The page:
So while this debate was a tie, it probably helped the Democrats more than the Republicans right now.  So I guess that actually means that it was a win for the Irishman.

Wednesday, October 10, 2012


If Barack Obama is not going through a period of substantive self-assessment right now, then he's a fool.

The American people have delivered to him a big time slapdown in the form of an historic drop in his national polling, after his pathetic debate performance the other night. The message? "Don't take us for granted, Mr. President. You seem to have gotten a swollen head--which is a vocational hazard in the Oval Office--and we don't like it at all. If you think this reelection is a 'gimme'--then think again!!"

Meanwhile, Mitt Romney is like a long-distance runner: maintaining his pace, hydrating himself, keeping his mind right, ignoring those around him while looking at the finish line just over the horizen. Very impressive, this political runner, and now he's taken the lead, at least in terms of momentum, if not polls.

Of course, I also called Romney a con artist yesterday, and a frenetic debater, willing to say just about anything the day before that. BUT, to some extent, all politicians do that, adjust their message to the audience they're addressing and the circumstances. Perhaps he just does it a little more than normal, or perhaps it just seems that way to us Democrats right now. In any case, you've got to admire his chutzpah! He's smart, he's cunning, he's ambitious, he's energetic. And all those things are characteristics of winners, and Romney's been a winner in his personal life, his business life, his charitable work, and at least once, his political life.

So, President Obama has his work cut out for him, if he's going to win a second term.  This will be no cakewalk for him, despite the good polling he's gotten since the conventions.

In hindsight (in a month, or a year, or a decade), we'll know more about what was going on right now behind the scenes and behind the stoic faces of the contestants, but right now, we can only guess or speculate.  My guess is that Obama got himself into a state of mind that was not particularly healthy, where he developed this sense of inevitability, of an almost narcissistic sense of entitlement; this sense that he is the political master of his age, and that it is his destiny to be a transformational President. And that he could do it HIS way, which is to plan it all out in his head, give directions to a few key people, and then let the whole thing just work out without a lot of fuss, effort, or interpersonal interaction on his part. (He doesn't like that kind of thing, apparently.)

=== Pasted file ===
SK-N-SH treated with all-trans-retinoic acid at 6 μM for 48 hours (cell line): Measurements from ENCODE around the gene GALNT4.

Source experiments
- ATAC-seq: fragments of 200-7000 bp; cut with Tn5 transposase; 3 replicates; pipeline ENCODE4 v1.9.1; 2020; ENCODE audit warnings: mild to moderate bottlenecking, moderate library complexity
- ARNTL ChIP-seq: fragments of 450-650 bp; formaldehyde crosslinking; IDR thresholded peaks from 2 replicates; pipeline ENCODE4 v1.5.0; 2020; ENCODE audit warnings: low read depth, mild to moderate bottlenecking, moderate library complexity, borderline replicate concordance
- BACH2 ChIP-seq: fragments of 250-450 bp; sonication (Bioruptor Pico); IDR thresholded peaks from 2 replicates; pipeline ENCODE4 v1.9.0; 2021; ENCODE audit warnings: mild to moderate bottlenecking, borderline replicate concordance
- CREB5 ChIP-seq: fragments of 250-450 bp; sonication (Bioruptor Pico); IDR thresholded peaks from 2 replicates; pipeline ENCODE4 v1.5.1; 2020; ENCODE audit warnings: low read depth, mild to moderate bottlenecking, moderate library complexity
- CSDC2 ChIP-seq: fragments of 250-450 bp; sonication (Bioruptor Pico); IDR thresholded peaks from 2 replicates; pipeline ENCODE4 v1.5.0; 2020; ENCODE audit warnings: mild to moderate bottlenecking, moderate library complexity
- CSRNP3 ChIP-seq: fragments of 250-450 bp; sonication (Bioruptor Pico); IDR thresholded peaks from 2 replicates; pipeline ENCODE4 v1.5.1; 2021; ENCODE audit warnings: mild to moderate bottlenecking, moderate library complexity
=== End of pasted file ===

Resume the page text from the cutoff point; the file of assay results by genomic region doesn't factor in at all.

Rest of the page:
This has been Obama's abiding weakness, I think. It began to become clear to outsiders a few years ago, or at least, I began to see it more clearly then.  Take for example this article by the veteran liberal political observer Elizabeth Drew, back in December of 2010 after the political defeat in the midterm election:
Once they got to the White House, Obama and his campaign team (virtually all of his top assistants) seemed to live in a hermetically sealed box—cut off from and not interested in what was going on outside, or what experienced people who tried to help them had to say. No one could dispute the fact that Obama was a good family man who dined with his wife and children each night and then turned to his briefing papers. To the extent that the Obamas went out in Washington, it was on their “date night,” or, so far as is known, to the Georgetown apartment of their close friend Valerie Jarrett, who also works at the White House. True, the Beltway isn’t the country, but there are people here who could have helped the Obama team navigate its shark-filled waters.

Of course Obama should have gotten out of Washington more and listened to people, not just talked at them; and, as Walter Mondale said recently, he should have gotten rid of “those idiot boards”—the TelePrompters on which the great orator has been strangely dependent and which divide him from his audiences. Last year, a friend of mine was invited to a Hanukkah party that the Obamas gave for prominent Jews (a group with whom there had been tensions), and after the Obamas descended the grand stairway, they stood in the foyer briefly, the President made a few remarks and shook a few hands, and back up the stairs they went. No mingling.

In their first two years, the Obamas have seemed a bit tone-deaf: there were too many vacations while people were hurting, especially Michelle’s extravagant trip to Spain. (I’m as interested in Michelle’s clothes as the next woman but at the same time think she and her staff are too focused on her looking smashing, which she does. Her wardrobe seems quite extensive for these troubled times.)